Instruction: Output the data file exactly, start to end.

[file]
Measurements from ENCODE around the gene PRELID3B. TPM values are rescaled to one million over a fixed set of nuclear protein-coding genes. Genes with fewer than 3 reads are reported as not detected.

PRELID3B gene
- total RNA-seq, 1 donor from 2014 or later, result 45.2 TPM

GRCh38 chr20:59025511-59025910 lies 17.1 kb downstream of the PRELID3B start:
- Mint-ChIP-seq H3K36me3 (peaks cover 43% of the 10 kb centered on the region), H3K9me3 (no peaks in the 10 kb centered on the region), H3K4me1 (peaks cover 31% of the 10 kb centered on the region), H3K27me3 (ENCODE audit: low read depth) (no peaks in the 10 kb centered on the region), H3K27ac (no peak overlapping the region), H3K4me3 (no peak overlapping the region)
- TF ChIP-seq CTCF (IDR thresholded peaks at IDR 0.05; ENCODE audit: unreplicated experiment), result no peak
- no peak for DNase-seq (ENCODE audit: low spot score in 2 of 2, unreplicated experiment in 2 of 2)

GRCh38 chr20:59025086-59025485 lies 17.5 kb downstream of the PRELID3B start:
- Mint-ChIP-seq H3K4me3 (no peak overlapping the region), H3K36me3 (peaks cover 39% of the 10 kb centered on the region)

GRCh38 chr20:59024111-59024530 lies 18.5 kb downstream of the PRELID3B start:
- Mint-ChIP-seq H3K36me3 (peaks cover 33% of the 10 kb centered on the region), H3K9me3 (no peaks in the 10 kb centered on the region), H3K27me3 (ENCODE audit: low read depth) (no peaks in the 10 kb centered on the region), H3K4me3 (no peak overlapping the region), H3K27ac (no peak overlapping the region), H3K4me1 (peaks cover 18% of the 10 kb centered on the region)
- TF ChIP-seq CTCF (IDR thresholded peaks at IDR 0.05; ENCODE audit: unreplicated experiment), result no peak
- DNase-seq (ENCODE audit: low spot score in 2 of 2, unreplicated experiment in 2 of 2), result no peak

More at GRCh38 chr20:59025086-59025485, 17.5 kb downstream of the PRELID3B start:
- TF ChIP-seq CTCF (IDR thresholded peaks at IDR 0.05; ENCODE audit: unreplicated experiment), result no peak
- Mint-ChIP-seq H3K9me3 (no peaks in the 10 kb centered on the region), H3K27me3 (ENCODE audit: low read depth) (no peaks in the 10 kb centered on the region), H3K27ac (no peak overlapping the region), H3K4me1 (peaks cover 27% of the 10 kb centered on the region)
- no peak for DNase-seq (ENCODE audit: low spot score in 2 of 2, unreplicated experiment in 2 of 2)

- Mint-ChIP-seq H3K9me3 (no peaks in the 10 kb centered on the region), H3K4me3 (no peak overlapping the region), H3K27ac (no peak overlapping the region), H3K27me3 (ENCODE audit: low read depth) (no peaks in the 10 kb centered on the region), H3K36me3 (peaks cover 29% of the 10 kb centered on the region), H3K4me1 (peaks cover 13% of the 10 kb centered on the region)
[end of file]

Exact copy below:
Measurements from ENCODE around the gene PRELID3B. TPM values are rescaled to one million over a fixed set of nuclear protein-coding genes. Genes with fewer than 3 reads are reported as not detected.

PRELID3B gene
- total RNA-seq, 1 donor from 2014 or later, result 45.2 TPM

GRCh38 chr20:59025511-59025910 lies 17.1 kb downstream of the PRELID3B start:
- Mint-ChIP-seq H3K36me3 (peaks cover 43% of the 10 kb centered on the region), H3K9me3 (no peaks in the 10 kb centered on the region), H3K4me1 (peaks cover 31% of the 10 kb centered on the region), H3K27me3 (ENCODE audit: low read depth) (no peaks in the 10 kb centered on the region), H3K27ac (no peak overlapping the region), H3K4me3 (no peak overlapping the region)
- TF ChIP-seq CTCF (IDR thresholded peaks at IDR 0.05; ENCODE audit: unreplicated experiment), result no peak
- no peak for DNase-seq (ENCODE audit: low spot score in 2 of 2, unreplicated experiment in 2 of 2)

GRCh38 chr20:59025086-59025485 lies 17.5 kb downstream of the PRELID3B start:
- Mint-ChIP-seq H3K4me3 (no peak overlapping the region), H3K36me3 (peaks cover 39% of the 10 kb centered on the region)

GRCh38 chr20:59024111-59024530 lies 18.5 kb downstream of the PRELID3B start:
- Mint-ChIP-seq H3K36me3 (peaks cover 33% of the 10 kb centered on the region), H3K9me3 (no peaks in the 10 kb centered on the region), H3K27me3 (ENCODE audit: low read depth) (no peaks in the 10 kb centered on the region), H3K4me3 (no peak overlapping the region), H3K27ac (no peak overlapping the region), H3K4me1 (peaks cover 18% of the 10 kb centered on the region)
- TF ChIP-seq CTCF (IDR thresholded peaks at IDR 0.05; ENCODE audit: unreplicated experiment), result no peak
- DNase-seq (ENCODE audit: low spot score in 2 of 2, unreplicated experiment in 2 of 2), result no peak

More at GRCh38 chr20:59025086-59025485, 17.5 kb downstream of the PRELID3B start:
- TF ChIP-seq CTCF (IDR thresholded peaks at IDR 0.05; ENCODE audit: unreplicated experiment), result no peak
- Mint-ChIP-seq H3K9me3 (no peaks in the 10 kb centered on the region), H3K27me3 (ENCODE audit: low read depth) (no peaks in the 10 kb centered on the region), H3K27ac (no peak overlapping the region), H3K4me1 (peaks cover 27% of the 10 kb centered on the region)
- no peak for DNase-seq (ENCODE audit: low spot score in 2 of 2, unreplicated experiment in 2 of 2)

- Mint-ChIP-seq H3K9me3 (no peaks in the 10 kb centered on the region), H3K4me3 (no peak overlapping the region), H3K27ac (no peak overlapping the region), H3K27me3 (ENCODE audit: low read depth) (no peaks in the 10 kb centered on the region), H3K36me3 (peaks cover 29% of the 10 kb centered on the region), H3K4me1 (peaks cover 13% of the 10 kb centered on the region)